ABSTRACT: Intravenous administration of arginine was shown to be protective against cerebral ischemic insults via nitric oxide production and possibly via additional mechanisms. The present study aimed at evaluating the neuroprotective effects of oral administration of lysine (a basic amino acid), arginine, and their combination on ischemic insults (cerebral edema and infarction) and hemispheric brain swelling induced by transient middle cerebral artery occlusion/reperfusion in rats. Magnetic resonance imaging and 2,3,5-triphenyltetrazolium chloride staining were performed 2 days after ischemia induction. In control animals, the major edematous areas were observed in the cerebral cortex and striatum. The volumes associated with cortical edema were significantly reduced by lysine (2.0 g/kg), arginine (0.6 g/kg), or their combined administration (0.6 g/kg each). Protective effects of these amino acids on infarction were comparable to the inhibitory effects on edema formation. Interestingly, these amino acids, even at low dose (0.6 g/kg), were effective to reduce hemispheric brain swelling. Additionally, the effects of in vivo microiontophoretic (juxtaneuronal) applications of these amino acids on glutamate-evoked neuronal activity in the ventromedial hypothalamus were investigated in awake rats. Glutamate-induced neuronal activity was robustly inhibited by microiontophoretic applications of lysine or arginine onto neuronal membranes. Taken together, our results demonstrate the neuroprotective effects of oral ingestion of lysine and arginine against ischemic insults (cerebral edema and infarction), especially in the cerebral cortex, and suggest that suppression of glutamate-induced neuronal activity might be the primary mechanism associated with these neuroprotective effects.Frontiers in Integrative Neuroscience 06/2010; 4:18. DOI:10.3389/fnint.2010.00018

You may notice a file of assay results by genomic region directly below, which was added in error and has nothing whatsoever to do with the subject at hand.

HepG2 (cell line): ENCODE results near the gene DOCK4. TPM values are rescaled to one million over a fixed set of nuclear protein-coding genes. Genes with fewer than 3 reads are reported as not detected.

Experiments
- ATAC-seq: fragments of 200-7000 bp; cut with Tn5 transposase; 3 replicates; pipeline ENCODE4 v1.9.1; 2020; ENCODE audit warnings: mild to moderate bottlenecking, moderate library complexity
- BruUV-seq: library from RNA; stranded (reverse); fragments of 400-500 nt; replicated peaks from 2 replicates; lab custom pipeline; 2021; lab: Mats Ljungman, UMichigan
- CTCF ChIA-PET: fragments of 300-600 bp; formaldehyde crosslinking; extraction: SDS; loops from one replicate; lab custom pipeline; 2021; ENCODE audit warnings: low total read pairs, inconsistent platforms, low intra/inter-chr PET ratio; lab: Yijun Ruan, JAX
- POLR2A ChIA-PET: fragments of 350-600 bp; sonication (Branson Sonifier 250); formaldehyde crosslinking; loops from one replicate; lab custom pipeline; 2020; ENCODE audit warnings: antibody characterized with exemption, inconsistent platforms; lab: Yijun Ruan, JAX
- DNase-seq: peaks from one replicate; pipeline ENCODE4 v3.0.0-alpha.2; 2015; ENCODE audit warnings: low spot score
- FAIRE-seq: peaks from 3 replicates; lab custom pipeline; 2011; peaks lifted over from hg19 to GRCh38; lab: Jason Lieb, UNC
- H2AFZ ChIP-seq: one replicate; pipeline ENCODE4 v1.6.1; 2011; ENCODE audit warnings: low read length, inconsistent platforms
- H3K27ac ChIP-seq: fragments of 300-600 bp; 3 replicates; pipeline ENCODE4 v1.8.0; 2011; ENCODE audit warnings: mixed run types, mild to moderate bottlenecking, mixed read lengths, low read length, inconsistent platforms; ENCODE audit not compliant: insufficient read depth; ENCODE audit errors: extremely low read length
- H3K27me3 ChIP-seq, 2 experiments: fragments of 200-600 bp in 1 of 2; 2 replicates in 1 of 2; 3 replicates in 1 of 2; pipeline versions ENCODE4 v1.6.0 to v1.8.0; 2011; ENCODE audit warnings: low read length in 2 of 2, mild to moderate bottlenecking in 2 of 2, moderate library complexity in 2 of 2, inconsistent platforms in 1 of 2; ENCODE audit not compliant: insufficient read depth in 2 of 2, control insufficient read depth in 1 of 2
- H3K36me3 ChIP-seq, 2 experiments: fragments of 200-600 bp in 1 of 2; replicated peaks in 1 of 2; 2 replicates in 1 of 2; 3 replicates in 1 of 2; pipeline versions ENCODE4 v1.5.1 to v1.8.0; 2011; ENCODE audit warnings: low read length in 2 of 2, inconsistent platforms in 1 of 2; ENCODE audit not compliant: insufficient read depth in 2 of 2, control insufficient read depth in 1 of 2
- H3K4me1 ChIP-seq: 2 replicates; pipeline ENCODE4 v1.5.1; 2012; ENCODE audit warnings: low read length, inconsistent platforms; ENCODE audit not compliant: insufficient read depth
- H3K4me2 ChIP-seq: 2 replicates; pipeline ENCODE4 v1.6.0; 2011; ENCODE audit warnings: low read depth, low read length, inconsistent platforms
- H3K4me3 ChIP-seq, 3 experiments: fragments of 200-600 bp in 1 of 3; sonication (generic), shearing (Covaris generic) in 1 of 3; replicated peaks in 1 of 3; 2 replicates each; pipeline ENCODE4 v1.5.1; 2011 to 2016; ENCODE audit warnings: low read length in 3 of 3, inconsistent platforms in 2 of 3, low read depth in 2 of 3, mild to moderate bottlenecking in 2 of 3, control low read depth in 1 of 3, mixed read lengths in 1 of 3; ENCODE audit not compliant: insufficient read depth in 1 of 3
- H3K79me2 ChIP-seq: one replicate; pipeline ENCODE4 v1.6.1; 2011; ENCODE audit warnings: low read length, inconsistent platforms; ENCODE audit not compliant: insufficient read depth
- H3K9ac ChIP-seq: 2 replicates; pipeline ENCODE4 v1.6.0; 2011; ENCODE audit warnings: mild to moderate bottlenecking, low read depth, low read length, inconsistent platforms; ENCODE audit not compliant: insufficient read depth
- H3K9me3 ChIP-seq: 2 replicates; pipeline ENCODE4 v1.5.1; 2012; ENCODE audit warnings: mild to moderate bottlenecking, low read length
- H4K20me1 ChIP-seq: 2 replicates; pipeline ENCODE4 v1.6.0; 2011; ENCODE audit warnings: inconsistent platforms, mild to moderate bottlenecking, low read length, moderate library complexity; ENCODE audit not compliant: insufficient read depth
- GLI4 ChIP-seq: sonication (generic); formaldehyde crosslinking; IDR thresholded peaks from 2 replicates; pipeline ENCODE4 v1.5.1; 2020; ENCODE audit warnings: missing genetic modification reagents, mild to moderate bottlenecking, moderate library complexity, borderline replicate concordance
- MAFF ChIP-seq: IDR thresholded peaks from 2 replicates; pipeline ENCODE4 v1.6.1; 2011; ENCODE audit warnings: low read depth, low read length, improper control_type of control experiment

- [Show abstract] [Hide abstract]
ABSTRACT: Free radicals derived from molecular oxygen have been reported to be responsible for changes in motility and mucosal damage observed in intestinal ischemia-reperfusion injury. Melatonin has been considered as an antioxidant that prevents injuries resulted from I/R in various tissues. The present study was designed to determine the effect of melatonin on the contractile responses of acetylcholine (Ach) and KCl, on malondialdehyde (MDA), a product of lipid peroxidation, and reduced glutathione (GSH) levels and to assess histopathological changes in the smooth muscle of terminal ileum subjected to ischemia-reperfusion. The intestinal ischemia-reperfusion was induced by occlusion of superior mesenteric artery of rat for 30 min, followed by a period of reperfusion for 3 h. Melatonin at doses of 10 or 50 mg/kg was administered via the tail vein in 5 min prior to reperfusion. Following reperfusion, segments of terminal ileum were rapidly taken and transferred into isolated organ bath and responses to Ach and KCl were recorded. Samples of terminal ileum were also taken for measuring the MDA and GSH levels. EC50 values of these contracting substances were seriously reduced in the ischemia-reperfusion group compared to that of the sham-operated control group. The decreased contraction response to Ach and KCl was significantly ameliorated by a dosage of 50 mg/kg of melatonin, while not by a dosage of 10 mg/kg. Similar pattern of the effect was observed in the tissue levels of MDA and GSH as well as in histological improvement. Melatonin appeared to be restoring the amounts of tissue MDA and GSH back to about control levels. These results suggest that the high dose of melatonin not only physiologically but also biochemically and morphologically could be useful to normalize contractility injured by oxidative stress in intestinal ischemia-reperfusion.Life Sciences 03/2005; 76(14):1575-88. DOI:10.1016/j.lfs.2004.08.031 · 2.30 Impact Factor